David, I forgot to mention this in my original reply.... I know it's an article and I know people can find these #'s ALL over the place but I think that is the more reason to keep this forum "safe" in terms of posting weights & heights.... can we get rid of those maybe? it's okay if you don't want to but I think it would help to get a break from that at least on here...

  5. #5

    Re: Eating disorder clinic raises local experts' ire

    i can't comment reallly on the above... i know nothing about ed's...
    where the cost that this clinic charges... it could be they know they may not last... and are charging these rates for the quick buck... Maybe. that's just me being cynical?? is that the right word. oh another word i keep coming accoss . comorbid..what does it mean?? (sorry i left sch many yrs ago.. and at that way too early. ) *s*

  6. #6

    Re: Eating disorder clinic raises local experts' ire

    comorbid means the presence of one disorder in association with another... so on top of a primary disorder you could have related disorders, that are "comorbid" so to say... hope that makes sense.

    also, as far as I know, the reason why they charge so much is b/c they're privately funded so they have to charge so much in order to sustain themselves, ie. there's no gov't backing etc.. it's all privately funded. it's like private universities and their ridiculously high tuition fees- they depend on each student's tuition to sustain the entire institution.

  7. #7

    Re: Eating disorder clinic raises local experts' ire

    Eunoia's right in that every person is different. Perhaps for some people, this treatment is enough. Maybe some people who suffer with anorexia only need to be forced to start eating properly again and as they gain back their strength and natural satisfaction for food they think Why on earth did I do that to myself? Probably with some therapy about body image, etc along the way. But, I don't see how this could work for a lot of people. Even for myself - I'm not sick anymore, but thoughts about weight and body image linger all the time.
    Wow, that cost is incredible! Anyway, interesting article. It was interesting how that girl said that she can never remember being depressed before the eating disorder. This is a tough debate, because does the eating disorder cause depression? Yes, i believe so. But, can depression help to cause eating disorders. Yes, I believe this too. So it's like the chicken and egg question. I really don't think they should be so fast to dismiss the idea that eating disorders have nothing to do with other phychological problems or with genetics. I think some of their ideas are valid, but they seem to be too extreme by segregating anorexia as something on it's own. The human brain is very complex. Even happy, healthy girls can have self-conscious emotions on some level.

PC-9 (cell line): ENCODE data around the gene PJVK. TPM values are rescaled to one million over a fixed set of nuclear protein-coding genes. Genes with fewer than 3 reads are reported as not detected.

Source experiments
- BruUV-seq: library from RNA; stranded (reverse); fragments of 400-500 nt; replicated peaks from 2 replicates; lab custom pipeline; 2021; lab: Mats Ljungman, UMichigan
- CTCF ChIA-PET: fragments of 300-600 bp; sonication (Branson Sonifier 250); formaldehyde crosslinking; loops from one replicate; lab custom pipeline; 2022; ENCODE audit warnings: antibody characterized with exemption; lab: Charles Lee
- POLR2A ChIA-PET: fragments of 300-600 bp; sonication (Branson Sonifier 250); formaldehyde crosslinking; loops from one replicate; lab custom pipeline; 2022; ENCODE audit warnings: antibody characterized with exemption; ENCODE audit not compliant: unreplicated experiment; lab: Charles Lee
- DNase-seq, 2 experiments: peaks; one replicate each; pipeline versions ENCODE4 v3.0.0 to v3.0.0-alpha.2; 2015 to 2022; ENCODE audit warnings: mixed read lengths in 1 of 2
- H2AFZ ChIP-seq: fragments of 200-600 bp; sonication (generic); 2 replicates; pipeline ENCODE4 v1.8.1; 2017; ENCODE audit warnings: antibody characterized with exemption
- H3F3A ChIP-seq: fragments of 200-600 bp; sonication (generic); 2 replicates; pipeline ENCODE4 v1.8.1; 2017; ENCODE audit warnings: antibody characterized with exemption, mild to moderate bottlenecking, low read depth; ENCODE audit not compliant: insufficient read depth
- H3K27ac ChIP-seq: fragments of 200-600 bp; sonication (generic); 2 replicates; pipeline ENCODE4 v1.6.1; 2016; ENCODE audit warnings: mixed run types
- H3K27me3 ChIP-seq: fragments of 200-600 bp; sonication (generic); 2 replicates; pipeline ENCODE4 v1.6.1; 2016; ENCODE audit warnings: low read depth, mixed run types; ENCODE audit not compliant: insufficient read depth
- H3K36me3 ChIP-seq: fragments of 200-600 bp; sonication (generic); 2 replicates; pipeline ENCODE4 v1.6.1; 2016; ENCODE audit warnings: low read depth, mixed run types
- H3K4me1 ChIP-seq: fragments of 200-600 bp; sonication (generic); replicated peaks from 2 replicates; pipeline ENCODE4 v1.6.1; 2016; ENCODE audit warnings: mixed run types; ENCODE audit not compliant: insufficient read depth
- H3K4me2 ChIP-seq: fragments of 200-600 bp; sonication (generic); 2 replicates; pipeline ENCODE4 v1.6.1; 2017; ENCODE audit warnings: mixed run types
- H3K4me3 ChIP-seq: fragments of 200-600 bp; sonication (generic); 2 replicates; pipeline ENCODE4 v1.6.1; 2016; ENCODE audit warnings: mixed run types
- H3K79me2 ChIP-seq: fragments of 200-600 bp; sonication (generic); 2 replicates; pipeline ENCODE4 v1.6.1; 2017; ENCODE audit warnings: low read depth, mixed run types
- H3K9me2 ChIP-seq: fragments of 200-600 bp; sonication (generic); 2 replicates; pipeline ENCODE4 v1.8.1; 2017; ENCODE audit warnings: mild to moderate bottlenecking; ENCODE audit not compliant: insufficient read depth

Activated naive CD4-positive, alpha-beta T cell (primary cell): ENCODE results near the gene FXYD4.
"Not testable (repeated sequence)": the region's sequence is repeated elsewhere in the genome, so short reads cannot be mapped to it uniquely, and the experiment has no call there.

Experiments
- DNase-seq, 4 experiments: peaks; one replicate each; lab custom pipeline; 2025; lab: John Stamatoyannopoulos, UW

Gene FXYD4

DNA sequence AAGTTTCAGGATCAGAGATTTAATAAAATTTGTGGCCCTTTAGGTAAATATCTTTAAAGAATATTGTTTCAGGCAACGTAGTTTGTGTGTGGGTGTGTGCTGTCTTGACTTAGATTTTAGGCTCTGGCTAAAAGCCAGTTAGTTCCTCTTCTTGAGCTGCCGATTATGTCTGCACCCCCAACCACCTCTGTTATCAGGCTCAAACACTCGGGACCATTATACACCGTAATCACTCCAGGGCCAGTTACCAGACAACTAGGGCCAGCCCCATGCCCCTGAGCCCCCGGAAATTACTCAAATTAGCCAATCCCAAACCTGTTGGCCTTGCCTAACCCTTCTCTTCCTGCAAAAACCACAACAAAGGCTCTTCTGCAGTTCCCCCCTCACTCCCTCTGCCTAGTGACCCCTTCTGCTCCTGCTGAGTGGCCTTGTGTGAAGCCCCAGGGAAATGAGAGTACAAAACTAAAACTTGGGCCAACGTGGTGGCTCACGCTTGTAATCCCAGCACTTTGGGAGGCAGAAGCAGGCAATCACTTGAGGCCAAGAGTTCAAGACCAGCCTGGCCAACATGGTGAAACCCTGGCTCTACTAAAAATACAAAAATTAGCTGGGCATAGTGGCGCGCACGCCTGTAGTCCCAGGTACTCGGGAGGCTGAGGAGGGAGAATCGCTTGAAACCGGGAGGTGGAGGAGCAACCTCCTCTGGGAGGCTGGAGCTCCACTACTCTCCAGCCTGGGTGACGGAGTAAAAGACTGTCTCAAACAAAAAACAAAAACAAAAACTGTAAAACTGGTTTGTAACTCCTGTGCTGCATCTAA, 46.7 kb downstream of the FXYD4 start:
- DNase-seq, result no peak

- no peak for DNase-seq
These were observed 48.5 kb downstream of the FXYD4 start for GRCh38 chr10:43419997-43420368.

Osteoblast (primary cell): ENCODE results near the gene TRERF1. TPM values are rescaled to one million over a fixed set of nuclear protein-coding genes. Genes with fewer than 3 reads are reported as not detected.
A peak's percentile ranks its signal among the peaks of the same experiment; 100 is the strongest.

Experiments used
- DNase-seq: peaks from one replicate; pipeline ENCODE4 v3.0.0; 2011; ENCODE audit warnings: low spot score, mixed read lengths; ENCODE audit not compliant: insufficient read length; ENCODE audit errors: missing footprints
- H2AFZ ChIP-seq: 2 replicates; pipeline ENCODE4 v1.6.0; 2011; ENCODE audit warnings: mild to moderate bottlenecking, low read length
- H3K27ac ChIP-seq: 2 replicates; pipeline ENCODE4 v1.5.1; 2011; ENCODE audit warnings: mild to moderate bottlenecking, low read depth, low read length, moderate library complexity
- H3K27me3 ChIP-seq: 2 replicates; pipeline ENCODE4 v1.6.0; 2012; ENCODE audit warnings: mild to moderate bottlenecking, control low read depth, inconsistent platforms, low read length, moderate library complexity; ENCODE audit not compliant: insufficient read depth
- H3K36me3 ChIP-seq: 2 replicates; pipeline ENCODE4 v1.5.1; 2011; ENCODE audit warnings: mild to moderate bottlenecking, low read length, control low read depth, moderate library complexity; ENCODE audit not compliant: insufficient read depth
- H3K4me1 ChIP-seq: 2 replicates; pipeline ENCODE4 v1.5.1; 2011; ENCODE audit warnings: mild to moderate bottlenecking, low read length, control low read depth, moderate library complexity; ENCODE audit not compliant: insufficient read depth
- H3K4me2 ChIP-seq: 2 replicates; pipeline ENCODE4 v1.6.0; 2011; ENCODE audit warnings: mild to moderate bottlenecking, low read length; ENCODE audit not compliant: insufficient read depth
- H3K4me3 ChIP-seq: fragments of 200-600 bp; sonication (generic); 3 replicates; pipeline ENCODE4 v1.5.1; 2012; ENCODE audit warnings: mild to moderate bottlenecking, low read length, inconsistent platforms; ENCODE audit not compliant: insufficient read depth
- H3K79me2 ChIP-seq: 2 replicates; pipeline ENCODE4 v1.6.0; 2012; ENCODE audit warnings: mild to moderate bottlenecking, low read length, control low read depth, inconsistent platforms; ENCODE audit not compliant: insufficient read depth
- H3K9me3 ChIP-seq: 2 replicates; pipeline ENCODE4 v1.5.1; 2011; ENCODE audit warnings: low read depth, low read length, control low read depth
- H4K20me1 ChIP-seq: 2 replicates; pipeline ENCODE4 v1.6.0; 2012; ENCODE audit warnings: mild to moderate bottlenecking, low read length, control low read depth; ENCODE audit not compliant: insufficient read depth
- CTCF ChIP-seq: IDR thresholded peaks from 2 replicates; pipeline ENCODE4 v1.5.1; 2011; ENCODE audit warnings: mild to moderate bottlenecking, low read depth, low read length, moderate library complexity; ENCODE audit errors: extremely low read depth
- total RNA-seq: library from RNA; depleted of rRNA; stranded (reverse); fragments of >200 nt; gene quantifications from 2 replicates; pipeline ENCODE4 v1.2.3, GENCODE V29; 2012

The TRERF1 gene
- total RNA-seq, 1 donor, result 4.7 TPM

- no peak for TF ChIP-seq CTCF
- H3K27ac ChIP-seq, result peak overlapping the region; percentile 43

Just my opinion.

  8. #8

    Re: Eating disorder clinic raises local experts' ire

    I liked this article a lot. I've been able to relate to this ED article more than any other that I've ever read.

    the disorder, which claims the life of one in five sufferers, develops as a girl diets and then gets pleasure from losing weight and exercising too much
    I swear that is exactly what happened to me. And then the other part...
    The starvation then triggers the psychological problems such as obsessive-compulsive disorder and depression
    Perhaps this could also apply to me because I did have OCD and still do have some residual elements of it.
    if they teach the girls how to eat again, the mental symptoms will disappear
    I think this could work with me because I taught myself not to eat. It was hard at first, but eventually I learned. So maybe it could go the other way too.

    I don't know, I mean, it sounds like I like this article a lot more than other people but I feel like it makes sense, whereas some of the other information that I've read just kind of 'misses' and it's all the same.. Over and over again on these boards we talk about how everybody is different, EDs are different...so why can't this be a successful approach too? Do we have to pick one or the other? I don't know why one approach has to call the other one bullshit and whatnot. It seems petty...I mean, the point is to get well here, right? Whatever works, works period. This article states that this program is in fact working so why should anyone be putting it down?